“Bundy wasn’t just a savage killer; he was a degenerate, too.”

Stephen G. Michaud, Ted Bundy: Conversations with a Killer
Ted Bundy: Conversations with a Killer
  • Audible Audiobook
  • Stephen G. Michaud (Author) - Graham Halstead, Keith Sellon-Wright, Jason Culp (Narrators)
  • English (Publication Language)
  • 06/04/2019 (Publication Date) - HarperAudio (Publisher)

29. Scoundrel: How a Convicted Murderer Persuaded the Women Who Loved Him, the Conservative Establishment, and the Courts to Set Him Free by Sarah Weinman

Sarah Weinman
Sarah Weinman via Wikipedia, Public Domain

Weinman details the story of Edgar Smith, a murderer who was convicted in the 1960s, in Scoundrel: How a Convicted Murderer Persuaded the Women Who Loved Him, the Conservative Establishment, and the Courts to Set Him Free. While awaiting his death sentence, Smith received sudden support from William F. Buckley, the founder of National Review. Buckley believed Smith couldn’t commit such a crime, and fought for his release from prison. Shockingly, Buckley’s efforts proved worthwhile, and Smith was released from prison… only to attempt to kill again.

Weinman explores how the establishments of the time worked to allow Smith to avoid punishment despite clear evidence of his crime. Looking for more? Check out our round-up of the best books by Barbara Cartland!

“The tragedy of early, violent death is that it strips away the person and leaves only the act, the making of the dead girl, rather than the celebration of the lived life. The killer has the power. The one who dies loses it all.”

Sarah Weinman, Scoundrel: How a Convicted Murderer Persuaded the Women Who Loved Him, the Conservative Establishment, and the Courts to Set Him Free
Scoundrel: How a Convicted Murderer Persuaded the Women Who Loved Him, the Conservative Establishment, and the Courts to Set Him Free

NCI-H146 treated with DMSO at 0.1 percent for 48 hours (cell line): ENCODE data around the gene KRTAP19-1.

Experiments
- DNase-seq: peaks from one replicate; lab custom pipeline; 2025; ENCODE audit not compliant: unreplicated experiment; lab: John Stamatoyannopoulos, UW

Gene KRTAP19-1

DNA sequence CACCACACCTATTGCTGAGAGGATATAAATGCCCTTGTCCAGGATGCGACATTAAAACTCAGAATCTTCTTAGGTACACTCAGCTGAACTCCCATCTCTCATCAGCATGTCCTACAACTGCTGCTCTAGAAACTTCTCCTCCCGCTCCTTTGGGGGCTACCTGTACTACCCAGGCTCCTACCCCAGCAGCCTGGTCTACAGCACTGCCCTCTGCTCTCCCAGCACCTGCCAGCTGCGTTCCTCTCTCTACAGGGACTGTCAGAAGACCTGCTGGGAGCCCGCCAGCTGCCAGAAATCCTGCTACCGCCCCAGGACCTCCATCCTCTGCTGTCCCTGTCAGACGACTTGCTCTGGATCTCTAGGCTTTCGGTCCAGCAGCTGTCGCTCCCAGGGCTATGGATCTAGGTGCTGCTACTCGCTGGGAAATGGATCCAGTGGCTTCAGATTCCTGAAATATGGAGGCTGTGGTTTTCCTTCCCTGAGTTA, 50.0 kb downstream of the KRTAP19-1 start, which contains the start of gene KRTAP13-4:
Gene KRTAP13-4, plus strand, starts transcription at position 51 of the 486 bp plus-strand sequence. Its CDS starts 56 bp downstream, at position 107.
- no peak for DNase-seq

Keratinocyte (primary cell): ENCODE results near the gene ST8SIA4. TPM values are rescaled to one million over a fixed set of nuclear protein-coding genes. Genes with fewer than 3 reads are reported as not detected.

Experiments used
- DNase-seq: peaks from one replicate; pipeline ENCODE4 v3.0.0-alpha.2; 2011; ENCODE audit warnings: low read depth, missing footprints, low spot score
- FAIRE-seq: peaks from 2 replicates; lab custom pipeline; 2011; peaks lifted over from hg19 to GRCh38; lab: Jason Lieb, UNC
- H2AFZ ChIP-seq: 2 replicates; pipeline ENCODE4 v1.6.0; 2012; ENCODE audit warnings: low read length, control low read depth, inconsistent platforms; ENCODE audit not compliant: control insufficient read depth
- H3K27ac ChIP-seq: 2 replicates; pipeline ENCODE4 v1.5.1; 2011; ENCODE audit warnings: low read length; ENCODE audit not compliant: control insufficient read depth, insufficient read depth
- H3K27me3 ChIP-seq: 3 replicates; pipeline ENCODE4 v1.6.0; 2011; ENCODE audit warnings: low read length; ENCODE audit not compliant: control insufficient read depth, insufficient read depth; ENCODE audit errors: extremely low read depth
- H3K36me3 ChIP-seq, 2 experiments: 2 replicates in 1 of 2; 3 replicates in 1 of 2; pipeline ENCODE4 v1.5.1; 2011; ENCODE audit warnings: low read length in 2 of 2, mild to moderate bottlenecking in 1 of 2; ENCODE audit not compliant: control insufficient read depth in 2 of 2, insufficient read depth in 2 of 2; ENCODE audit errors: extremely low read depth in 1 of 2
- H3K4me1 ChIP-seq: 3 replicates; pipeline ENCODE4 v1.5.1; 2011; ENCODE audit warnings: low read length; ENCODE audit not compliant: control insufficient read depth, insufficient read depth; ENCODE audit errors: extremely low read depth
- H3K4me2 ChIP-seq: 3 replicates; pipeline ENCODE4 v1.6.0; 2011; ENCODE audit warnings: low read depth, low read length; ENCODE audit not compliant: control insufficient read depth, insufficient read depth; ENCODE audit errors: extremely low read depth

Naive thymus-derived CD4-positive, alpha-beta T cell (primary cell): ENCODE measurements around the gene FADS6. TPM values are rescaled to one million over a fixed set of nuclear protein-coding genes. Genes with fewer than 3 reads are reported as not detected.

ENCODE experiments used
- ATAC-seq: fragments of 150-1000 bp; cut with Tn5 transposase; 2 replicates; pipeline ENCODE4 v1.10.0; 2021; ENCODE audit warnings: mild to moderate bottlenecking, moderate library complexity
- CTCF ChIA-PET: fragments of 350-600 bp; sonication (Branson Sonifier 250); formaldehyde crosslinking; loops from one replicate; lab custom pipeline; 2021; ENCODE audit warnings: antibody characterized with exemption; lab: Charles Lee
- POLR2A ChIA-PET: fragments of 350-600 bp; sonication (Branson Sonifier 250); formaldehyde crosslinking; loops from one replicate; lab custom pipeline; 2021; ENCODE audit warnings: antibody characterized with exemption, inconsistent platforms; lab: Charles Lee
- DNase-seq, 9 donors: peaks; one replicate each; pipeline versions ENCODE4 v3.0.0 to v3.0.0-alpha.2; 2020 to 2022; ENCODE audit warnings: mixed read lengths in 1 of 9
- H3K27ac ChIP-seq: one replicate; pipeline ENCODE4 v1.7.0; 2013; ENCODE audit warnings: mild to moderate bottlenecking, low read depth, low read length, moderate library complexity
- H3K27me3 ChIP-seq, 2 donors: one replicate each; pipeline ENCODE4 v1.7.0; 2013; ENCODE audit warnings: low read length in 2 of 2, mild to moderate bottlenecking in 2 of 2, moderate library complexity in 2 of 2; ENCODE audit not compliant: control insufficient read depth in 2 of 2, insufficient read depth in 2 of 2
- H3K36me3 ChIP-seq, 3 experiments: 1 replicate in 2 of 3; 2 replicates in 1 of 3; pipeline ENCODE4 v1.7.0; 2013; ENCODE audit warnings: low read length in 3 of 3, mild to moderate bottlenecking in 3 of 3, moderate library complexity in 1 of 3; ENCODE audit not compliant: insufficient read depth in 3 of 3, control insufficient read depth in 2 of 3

• Audible Audiobook
  • Sarah Weinman (Author) - Gabra Zackman (Narrator)
  • English (Publication Language)
  • 02/22/2022 (Publication Date) - HarperAudio (Publisher)

30. We Keep the Dead Close: A Murder at Harvard and a Half Century of Silence by Becky Cooper

In We Keep the Dead Close: A Murder at Harvard and a Half Century of Silence, author Becky Cooper discusses the death of Jane Britton, a Harvard graduate student who was brutally murdered. This bestseller was a finalist for the ALCS Gold Dagger Prize and the J. Anthony Lukas Book Prize.

Cooper transports readers back to 1969 when Britton was found beaten to death in her own home. Cooper began to unravel the mystery four decades later and discovered that gender equality at Harvard was likely the cause of the horrific attack (not the rumored story that Britton was having an affair with a faculty member). If you liked this post, check out our round-up of best detective novels series. You can also search for crime/thrillers authors using our search bar at the top right of the post.

“Assigning guilt to the victim helped distance us from what happened to her; it wouldn’t happen to us, as long as we stayed in check. But in so doing, we had unconsciously been perpetuating a story whose moral derived from the very patriarchal system we thought we were surmounting by telling the story in the first place.”

Becky Cooper, We Keep the Dead Close: A Murder at Harvard and a Half Century of Silence
We Keep the Dead Close: A Murder at Harvard and a Half Century of Silence
  • Hardcover Book
  • Cooper, Becky (Author)
  • English (Publication Language)
  • 512 Pages - 11/10/2020 (Publication Date) - Grand Central Publishing (Publisher)

31. The Court of Last Resort by Erle Stanley Gardner

Erle Stanley Gardner
Erle Stanley Gardner via Wikipedia, Public Domain

Known as one of the best Erle Stanley Gardner books, The Court of Last Resort was inspired by author and attorney Erle Stanley Gardner’s experience helping a public defender in California with a rape trial that resulted in a death row sentence. The book works to investigate wrongful convictions and pushes attorneys to fight to help the wrongly imprisoned overturn their sentences.

Gardner delves into countless social issues, including police bias, poor representation, and corruption. Looking for more? Check out our roundup of authors like Stephen King!

“Man in general doesn’t appreciate what he has until he is deprived of it. Then he starts to miss it. He takes good health for granted until sickness comes along. He takes three meals a day for granted until some unusual circumstances make him go hungry. Liberty is only a term until he is deprived of it, and then he begins to realize what it means to have freedom of motion and freedom of choice.”

Erle Stanley Gardner, The Court of Last Resort
Court of Last Resort, The
  • Erle Stanley Gardner (Author)
  • English (Publication Language)
  • 06/10/2017 (Publication Date) - Brilliance Audio (Publisher)